The next crucial event in the pathogenesis of the disease occurs when microorganisms circulating in the blood attach to or become trapped in the thrombotic endocardium or the prosthetic device. The resultant platelet–fibrin–bacterial mass, now called the bacterial vegetation, constitutes the primary pathology of infective endocarditis (Figure 12.2). Although the detailed mechanics of the microbial ecosystem of the vegetation is not clear, it is probable that once the organisms are attached to the lesion they multiply and colonize this niche in an exuberant manner. As a result, further aggregation of platelets and fibrin deposition would ensue, thus protecting the organisms from the body defences. The organisms now reside in a sanctuary inaccessible to phagocytes by virtue of the fibrin-platelet barrier. Further, the bacteria may be sheltered from antibiotics and host antibodies, as the vegetation is essentially avascular in nature. As a result, it is necessary to use an intensive course of prolonged, high-dose antibiotic therapy to eradicate such an infective focus.
A wide array of different bacterial species, fungi and chlamydiae can cause infective endocarditis. The most common causative organisms of endocarditis are shown in Table 12.2. More than 80% of infective endocarditis is caused by streptococci and staphylococci. The eminent position held by the Strep. viridans group of organisms in the league table (Table 12.2) indicates the major role played by the oral commensals in causing this life-threatening disease. Strep. viridans was responsible for about 90% of endocarditis cases some 50 years ago when most patients were young and rheumatic heart disease (related to Strep. pyogenes infection) was common. Although the patients seen today are older and the proportion of cases due to Strep. viridans (mainly Strep. sanguis) has fallen, this group of organisms is still the most frequent cause of endocarditis. It is noteworthy that nearly all patients with Strep. viridans endocarditis have a previous heart lesion and about a quarter give a history of a recent dental procedure as a precipitating factor.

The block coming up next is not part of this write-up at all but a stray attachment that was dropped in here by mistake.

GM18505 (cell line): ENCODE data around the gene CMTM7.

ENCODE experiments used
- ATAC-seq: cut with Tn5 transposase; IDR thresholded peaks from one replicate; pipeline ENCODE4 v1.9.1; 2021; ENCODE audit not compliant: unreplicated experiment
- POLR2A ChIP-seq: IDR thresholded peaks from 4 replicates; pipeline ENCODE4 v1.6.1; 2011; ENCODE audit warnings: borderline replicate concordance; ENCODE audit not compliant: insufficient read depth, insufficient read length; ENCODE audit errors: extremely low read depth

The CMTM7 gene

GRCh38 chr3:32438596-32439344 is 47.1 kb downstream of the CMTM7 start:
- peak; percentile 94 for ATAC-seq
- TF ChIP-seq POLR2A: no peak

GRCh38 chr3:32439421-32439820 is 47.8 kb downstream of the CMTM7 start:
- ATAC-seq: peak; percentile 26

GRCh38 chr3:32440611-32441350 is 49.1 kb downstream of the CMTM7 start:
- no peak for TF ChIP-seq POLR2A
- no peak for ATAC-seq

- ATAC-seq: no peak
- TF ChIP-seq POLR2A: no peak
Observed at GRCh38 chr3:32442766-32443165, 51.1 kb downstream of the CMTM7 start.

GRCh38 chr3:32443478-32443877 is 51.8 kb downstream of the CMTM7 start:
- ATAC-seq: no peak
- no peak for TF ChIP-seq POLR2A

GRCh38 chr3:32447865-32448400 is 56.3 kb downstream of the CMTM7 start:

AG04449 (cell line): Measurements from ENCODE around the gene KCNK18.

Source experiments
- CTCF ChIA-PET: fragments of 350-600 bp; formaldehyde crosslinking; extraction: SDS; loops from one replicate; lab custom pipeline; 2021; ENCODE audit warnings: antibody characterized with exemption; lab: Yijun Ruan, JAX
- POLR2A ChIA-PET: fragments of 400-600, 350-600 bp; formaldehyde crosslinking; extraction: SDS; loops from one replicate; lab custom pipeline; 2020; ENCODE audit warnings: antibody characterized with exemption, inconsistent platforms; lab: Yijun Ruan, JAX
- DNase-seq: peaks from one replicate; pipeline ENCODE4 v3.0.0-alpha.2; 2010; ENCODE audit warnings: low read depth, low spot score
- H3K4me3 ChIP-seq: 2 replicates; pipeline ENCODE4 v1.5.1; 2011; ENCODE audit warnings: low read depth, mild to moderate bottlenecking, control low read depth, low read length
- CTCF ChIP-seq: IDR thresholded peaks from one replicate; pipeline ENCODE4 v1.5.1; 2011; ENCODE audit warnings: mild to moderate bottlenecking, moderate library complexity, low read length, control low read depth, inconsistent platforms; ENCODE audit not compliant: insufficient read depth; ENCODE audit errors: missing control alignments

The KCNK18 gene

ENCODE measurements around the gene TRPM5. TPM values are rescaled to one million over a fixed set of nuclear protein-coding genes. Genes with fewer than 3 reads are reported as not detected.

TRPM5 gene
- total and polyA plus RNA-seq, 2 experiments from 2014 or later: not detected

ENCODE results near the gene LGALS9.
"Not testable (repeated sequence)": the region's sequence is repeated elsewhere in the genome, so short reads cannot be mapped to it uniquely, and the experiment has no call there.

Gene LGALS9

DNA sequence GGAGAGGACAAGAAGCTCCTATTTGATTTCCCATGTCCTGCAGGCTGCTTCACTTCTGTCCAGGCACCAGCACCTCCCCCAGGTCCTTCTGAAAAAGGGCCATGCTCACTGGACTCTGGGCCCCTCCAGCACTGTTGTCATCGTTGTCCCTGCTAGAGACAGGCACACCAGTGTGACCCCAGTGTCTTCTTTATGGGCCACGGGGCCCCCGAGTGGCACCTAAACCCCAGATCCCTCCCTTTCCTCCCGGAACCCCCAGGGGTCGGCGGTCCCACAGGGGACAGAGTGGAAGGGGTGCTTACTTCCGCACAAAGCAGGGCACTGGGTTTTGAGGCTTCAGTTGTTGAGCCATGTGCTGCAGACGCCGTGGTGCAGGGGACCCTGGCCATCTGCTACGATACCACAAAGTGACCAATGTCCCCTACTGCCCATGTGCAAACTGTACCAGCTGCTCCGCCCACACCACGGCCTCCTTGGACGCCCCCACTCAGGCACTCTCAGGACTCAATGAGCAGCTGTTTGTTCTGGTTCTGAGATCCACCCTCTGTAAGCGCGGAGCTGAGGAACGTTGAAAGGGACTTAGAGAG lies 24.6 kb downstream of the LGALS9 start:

(cumulative data from several sources)
As noted above, infective endocarditis is initiated when circulating microbes attach and proliferate within the fibrin thrombi attached to the damaged endocardium. As early as 1935 clinicians were aware that the oral cavity acts as a point of entry for organisms causing bacteraemia and that dental manipulations may set in motion the disease process. Since then many studies have shown that bacteraemia can occur following dental procedures such as extractions, surgical or non-surgical endodontics, gingivectomy, root-planing and scaling, and flossing. The frequency of bacteraemia has also been shown to be related to the preoperative oral sepsis of the patient and the degree of trauma and tissue injury.
With optimum blood culture technique a detectable bacteraemia can be shown to occur during tooth extraction in almost every case, tooth scaling in over a third of cases and endodontics with instrumentation beyond the apex in less than one third of cases. Other procedures, such as raising a mucoperiosteal flap, incision of abscesses and suture removal may cause bacteraemia but to a relatively minor degree.
The real risk of development of infective endocarditis in a ’risk’ patient following dental procedures is difficult to ascertain. Whereas some suggest that less than 10% of infective endocarditis is attributable to bacteraemia of dental origin, others maintain this proportion to be as high as 90%. Furthermore, a proportion of infections are thought to be associated with random transient bacteraemias which commonly follow mastication, and even tooth brushing, in patients with chronic periodontitis.
Since dental-related endocarditis may well be the most common potentially fatal complication of dental treatment, all practitioners must have a good working knowledge of the problem. There is good evidence that dentists know about endocarditis and its prevention. However, some of the prophylactic regimens which have been used in the past have been purely empirical and in recent years a more scientific approach has been used. Table 12.3 shows the key principles of prophylaxis.